For me, one of the signs of coffee obsession is that on most any trip to the grocery store I’m compelled to take a stroll down the coffee aisle… just keeping tabs, I guess. This trip I noticed the following:

  • Dunkin Donuts has moved in. Big time. This wasn’t a surprise… in my neck of the woods (New England) they’re saturating the airwaves with a whole new line of commercials. And when I say saturating, I mean there are currently significantly more DD ads on the television than political ads. Yeah… that many.
  • Emeril Lagasse has his new line-up of bright blue coffees out there, too, so thoroughly private-labeled it’s impossible to discern who actually roasts it. (Timothy’s makes Emeril’s K-Cups… I don’t know if they do the whole bean, too.)

But what really struck me is this: even though every single one of the coffees that I looked at — Dunkin Donuts, Emerils, Peet’s, Starbucks, Seattle’s Best, Melitta, Folger’s, Equal Exchange and many, many more — was packaged in what appeared to be laminated, heat-sealed bags with one-way valves, virtually all of them were offered in pre-ground coffee, only.

That’s a damn shame.

There’s a whole host of complex chemical reactions that happen when coffee is roasted. The clock starts ticking… some volatile aromas waft away within hours, flavors fade in days. The coffee is for all intents and purposes rusting. Those fancy laminated bags do a pretty darn good job of slowing this process by taking oxygen out of the mix… but grinding those coffee beans exposes vastly more — several orders of magnitude more — of the coffee’s surface area to the ravages of this process of oxidation. Ground coffee immediately begins to stale.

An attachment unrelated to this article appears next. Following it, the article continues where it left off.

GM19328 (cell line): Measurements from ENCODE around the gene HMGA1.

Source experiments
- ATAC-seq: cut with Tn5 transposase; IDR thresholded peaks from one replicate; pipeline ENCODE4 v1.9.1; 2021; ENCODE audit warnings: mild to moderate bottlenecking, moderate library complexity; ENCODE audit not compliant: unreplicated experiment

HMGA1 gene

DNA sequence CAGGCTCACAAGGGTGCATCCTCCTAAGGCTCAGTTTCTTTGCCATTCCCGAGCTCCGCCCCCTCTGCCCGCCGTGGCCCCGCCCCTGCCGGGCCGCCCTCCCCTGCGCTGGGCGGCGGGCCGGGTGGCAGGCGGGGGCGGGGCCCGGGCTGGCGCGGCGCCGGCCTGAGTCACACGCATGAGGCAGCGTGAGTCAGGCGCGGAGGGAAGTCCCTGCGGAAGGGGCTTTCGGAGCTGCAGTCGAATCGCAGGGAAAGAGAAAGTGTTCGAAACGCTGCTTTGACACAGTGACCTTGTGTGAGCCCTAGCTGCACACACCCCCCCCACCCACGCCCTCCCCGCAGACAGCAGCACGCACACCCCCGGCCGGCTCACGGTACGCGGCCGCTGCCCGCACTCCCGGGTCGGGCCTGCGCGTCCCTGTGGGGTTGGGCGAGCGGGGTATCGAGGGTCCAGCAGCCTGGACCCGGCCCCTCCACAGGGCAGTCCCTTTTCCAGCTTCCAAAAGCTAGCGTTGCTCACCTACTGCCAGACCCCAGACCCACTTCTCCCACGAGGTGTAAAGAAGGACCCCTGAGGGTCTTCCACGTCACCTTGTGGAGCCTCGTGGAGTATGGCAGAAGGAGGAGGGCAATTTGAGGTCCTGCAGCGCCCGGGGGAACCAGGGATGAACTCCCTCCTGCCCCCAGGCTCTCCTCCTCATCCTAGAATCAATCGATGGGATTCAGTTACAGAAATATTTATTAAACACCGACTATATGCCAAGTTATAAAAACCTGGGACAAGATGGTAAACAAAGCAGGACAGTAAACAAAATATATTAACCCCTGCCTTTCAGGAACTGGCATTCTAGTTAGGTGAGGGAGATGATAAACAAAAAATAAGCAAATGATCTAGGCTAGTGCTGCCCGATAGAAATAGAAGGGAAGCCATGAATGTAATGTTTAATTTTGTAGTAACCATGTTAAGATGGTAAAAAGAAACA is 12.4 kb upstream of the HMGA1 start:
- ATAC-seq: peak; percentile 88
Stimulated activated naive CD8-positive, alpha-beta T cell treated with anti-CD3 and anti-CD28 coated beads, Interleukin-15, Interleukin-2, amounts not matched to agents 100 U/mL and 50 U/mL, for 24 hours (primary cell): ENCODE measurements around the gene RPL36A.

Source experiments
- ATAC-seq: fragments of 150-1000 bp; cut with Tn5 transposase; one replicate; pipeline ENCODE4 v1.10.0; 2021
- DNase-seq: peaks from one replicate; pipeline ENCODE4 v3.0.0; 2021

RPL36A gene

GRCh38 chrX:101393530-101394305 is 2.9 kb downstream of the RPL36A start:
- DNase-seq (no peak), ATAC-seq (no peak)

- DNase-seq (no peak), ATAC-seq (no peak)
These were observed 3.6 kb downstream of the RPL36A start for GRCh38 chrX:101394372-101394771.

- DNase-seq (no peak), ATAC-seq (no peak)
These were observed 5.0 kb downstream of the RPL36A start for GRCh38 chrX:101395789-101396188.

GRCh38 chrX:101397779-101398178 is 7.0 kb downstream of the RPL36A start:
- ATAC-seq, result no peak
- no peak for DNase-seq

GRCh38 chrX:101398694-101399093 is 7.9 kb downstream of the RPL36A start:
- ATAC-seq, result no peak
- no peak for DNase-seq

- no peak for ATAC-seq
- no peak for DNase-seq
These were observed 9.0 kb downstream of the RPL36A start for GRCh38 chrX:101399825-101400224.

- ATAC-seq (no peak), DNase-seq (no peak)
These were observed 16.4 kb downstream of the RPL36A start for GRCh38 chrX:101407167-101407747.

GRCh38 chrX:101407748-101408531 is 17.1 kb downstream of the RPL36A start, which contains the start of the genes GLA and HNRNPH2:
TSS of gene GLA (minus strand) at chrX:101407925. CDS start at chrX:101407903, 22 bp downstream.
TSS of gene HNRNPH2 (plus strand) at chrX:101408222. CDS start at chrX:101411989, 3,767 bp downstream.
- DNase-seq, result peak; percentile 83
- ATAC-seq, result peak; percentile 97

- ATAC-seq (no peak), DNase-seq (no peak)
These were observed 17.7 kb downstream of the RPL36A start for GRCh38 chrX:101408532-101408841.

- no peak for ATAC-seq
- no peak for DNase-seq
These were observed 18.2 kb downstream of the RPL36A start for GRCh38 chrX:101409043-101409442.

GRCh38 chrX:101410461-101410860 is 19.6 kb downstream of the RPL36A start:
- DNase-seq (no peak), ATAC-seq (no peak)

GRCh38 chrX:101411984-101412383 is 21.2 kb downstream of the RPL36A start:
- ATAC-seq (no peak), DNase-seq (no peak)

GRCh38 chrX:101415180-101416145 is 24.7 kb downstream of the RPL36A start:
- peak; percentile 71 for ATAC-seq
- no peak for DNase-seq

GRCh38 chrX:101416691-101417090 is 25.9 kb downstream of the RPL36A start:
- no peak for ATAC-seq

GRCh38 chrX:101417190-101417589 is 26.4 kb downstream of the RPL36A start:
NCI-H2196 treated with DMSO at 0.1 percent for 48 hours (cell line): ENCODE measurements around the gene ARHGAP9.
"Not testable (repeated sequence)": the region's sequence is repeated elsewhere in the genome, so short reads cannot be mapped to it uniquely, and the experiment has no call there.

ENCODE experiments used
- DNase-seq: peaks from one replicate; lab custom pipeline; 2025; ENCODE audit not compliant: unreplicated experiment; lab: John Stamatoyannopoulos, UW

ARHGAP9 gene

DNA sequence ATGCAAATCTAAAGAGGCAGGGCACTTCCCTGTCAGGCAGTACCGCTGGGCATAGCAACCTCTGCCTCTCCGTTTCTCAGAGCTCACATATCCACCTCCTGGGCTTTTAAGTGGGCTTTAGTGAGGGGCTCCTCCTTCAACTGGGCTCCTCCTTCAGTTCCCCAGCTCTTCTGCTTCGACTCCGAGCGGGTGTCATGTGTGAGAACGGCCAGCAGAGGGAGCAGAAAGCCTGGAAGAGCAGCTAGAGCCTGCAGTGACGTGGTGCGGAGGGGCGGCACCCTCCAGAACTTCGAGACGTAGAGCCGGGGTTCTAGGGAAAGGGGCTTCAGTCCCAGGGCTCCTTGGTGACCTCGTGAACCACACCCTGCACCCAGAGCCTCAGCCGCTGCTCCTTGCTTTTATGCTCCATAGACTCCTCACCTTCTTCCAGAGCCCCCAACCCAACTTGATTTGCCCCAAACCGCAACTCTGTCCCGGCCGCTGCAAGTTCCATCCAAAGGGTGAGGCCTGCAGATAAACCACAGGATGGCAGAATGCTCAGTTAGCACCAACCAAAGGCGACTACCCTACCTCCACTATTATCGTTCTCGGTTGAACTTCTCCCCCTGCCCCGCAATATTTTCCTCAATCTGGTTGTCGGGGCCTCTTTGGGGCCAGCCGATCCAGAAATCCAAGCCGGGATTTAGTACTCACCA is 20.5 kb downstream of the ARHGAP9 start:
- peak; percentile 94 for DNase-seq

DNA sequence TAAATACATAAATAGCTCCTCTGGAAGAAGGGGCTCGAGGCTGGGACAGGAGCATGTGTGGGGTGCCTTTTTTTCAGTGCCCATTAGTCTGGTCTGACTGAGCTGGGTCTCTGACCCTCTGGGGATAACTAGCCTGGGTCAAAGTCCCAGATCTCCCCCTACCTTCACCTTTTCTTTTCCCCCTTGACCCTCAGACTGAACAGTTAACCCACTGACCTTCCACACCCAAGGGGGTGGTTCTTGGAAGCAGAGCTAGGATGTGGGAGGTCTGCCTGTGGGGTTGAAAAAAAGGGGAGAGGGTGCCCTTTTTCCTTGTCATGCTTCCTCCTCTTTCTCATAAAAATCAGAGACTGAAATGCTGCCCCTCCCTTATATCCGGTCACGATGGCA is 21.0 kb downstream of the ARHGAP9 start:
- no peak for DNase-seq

Supermarkets, of course, have limited shelf-space. There’s a tremendous bit of calculus (and often as not, some exchange of legal tender) to determine what brands get put where, in what varieties, and quantities. Multiple styles of the same product — say, whole bean and ground — are frowned on. Discouraged, even.

If a roaster is given four slots on the grocery shelf, and if that roaster offers more than four varieties of coffee, well then… he’s in a fix. He can offer two coffee varieties in both whole-bean and ground, or he can offer four varieties, all of them pre-ground. Which do you s’pose he’ll choose? Mmmhmm. Why? Because 99% of folks buying that coffee — even the premium brands — just don’t realize what they’re missing.

Just say no to stale, pre-ground coffee.

There’s a world of difference between coffee you buy pre-ground, and coffee you grind yourself. Grinding your own coffee — fresh, just before brewing — is the single, most dramatic thing you can do to improve your coffee. Honestly. It’s like the difference between corn-on-the-cob that was picked fresh just a few minutes ago, and stewed, creamed corn; a dry-aged Kansas City rib-eye and a freezer-burned hamburger patty, or filet of sole and a fish stick. The thing is, pound for pound, whole bean coffee doesn’t cost you any more than the stuff that’s already ground, so why would you buy your coffee any other way?

Just say no. Don’t buy it. Find your grocery manager, and insist they carry whole bean coffee. Or find a local roaster who treats their coffee with the respect it deserves.

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